When a nation’s sense of security is washed away, can one feel safe again? A project by VOA Asia on Japan’s healing process. 

Share how you were affected and how you’re coping.

2 years ago 1 note

What We Learned from March 11

Tokyo was a city that was always running—a few accidents here and there, true, but overall, Tokyo was a well-oiled machine, where everything was always running smoothly and right on schedule. All it took was a minute of violent shaking to disrupt that structure. For months afterwards, there was chaos like the city had never experienced. Everything had changed.

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2 years ago

One day volunteer experience in northern Japan…

Found flower blooming out of the ground of disaster

- Mai

2 years ago

Reliving History - What We Watched

- Submitted by Yuki Komuro

2 years ago

He has to live for them…

One of my friends I met in Tokyo lost his entire family - wife and son. He always cried to talk about his story. When the tsunami hit Fukushima, he was in Tokyo because of his business. He found his wife and son’s dead bodies three days after the tsunami, 10 miles away from the house. His wife was holding his son when he found them.

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2 years ago

I believe Japan is a strong nation, and I really hope everyone could be strong as well

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2 years ago

Wondering why some can’t “just move on”?  Imagine living through this…

2 years ago

Radiation Can’t Stop Me

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2 years ago

When you feel alone, a little love from the world can help. 

- A submission from Students Rebuild

2 years ago 1 note

leauverte:

A stone statue of a mother holding a child, bundled up with knit scarves and a cap against the bitterly cold winter, stands near a special altar in front of the main gate of Okawa Elementary School where 74 of the 108 students went missing after the March 11 tsunami in Ishinomaki, Miyagi Prefecture, northeastern Japan, on March 6, 2012. On Tuesday, one year after the disaster, 40 police officers conducted another search operation for the bodies of four students still yet to be recovered, in response to their families’ request.(AP Photo/Koji Ueda)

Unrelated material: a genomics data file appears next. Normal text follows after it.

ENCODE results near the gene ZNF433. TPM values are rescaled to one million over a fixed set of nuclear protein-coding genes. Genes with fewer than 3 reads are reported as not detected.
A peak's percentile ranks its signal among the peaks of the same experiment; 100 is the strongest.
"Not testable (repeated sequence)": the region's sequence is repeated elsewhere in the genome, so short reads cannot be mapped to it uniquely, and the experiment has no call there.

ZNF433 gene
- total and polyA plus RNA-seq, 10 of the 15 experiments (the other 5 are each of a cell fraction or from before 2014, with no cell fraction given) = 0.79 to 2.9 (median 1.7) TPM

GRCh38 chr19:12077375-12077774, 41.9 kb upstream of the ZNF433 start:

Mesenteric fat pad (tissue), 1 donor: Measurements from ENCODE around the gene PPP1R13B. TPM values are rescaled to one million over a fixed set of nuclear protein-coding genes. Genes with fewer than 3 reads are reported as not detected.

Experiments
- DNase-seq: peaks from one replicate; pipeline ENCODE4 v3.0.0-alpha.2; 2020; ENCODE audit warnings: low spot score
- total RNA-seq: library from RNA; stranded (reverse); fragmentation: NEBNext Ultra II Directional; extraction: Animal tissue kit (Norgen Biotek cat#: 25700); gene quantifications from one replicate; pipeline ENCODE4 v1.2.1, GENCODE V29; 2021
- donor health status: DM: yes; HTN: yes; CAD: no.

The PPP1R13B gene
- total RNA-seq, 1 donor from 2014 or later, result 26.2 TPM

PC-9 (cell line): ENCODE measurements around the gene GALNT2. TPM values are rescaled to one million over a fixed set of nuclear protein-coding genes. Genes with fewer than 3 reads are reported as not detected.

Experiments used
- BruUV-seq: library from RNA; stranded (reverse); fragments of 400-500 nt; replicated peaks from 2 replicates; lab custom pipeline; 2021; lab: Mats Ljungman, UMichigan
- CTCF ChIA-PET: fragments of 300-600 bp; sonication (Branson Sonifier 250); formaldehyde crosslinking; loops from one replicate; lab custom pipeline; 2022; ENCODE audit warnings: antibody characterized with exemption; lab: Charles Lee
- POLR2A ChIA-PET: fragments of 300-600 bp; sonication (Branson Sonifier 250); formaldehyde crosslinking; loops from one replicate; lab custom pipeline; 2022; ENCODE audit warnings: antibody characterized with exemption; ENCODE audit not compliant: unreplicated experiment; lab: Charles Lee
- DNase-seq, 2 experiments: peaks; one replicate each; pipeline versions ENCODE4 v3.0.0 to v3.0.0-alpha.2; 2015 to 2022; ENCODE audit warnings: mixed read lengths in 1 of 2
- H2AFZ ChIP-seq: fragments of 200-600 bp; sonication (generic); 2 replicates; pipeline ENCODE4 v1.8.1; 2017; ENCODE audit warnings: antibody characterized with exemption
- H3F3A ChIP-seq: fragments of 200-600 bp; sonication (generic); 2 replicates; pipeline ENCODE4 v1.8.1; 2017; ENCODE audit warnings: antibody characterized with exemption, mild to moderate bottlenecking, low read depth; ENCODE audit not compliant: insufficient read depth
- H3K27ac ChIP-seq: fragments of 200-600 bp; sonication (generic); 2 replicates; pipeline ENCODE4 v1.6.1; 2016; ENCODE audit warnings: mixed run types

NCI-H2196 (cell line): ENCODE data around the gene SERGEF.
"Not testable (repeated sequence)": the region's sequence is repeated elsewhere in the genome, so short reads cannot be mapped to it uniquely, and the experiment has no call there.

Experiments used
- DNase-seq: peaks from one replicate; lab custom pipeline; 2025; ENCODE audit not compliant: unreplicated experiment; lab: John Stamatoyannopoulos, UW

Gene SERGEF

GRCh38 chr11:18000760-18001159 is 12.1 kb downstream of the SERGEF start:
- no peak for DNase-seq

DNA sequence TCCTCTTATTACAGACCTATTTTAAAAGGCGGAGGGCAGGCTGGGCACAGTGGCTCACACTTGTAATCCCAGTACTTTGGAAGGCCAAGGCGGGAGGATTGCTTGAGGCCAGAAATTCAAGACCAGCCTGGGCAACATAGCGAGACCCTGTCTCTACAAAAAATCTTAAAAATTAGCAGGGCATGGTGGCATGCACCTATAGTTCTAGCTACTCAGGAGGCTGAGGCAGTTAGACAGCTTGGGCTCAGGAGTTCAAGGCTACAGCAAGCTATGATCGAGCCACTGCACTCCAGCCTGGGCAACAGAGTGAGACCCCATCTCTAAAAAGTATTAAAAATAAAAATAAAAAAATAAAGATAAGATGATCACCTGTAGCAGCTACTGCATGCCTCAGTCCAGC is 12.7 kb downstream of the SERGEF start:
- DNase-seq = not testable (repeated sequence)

2 years ago 8 notes

Photography helps children filter their trauma through the camera’s lens. A collaboration of EYE SEE TOHOKU, UNICEF & Sony.

2 years ago

It was like something out of a horror film.

I was at home when everything happened. I had been living in Japan for a while, and having experienced an earthquake before, the one that struck at 2:46 pm began no differently.

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2 years ago

From Tokyo

The earthquake, tsunami, and radiation were all really scary and my heart still stops for a second whenever I hear the earthquake alarm on my phone, but Japan is doing a really good job of moving on from the disaster and trying to rebuild the life everyone had before.

- Ashley, Temple University Japan

2 years ago

It was like this for weeks.

- 未設定


2 years ago 1 note

It is very hard when family and friends live apart when something happens.

On March 10th, it was almost midnight in Los Angeles. I was with my Japanese friends to study for the midterm in the coffee shop. We were almost done for studying and about to leave there.

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2 years ago 1 note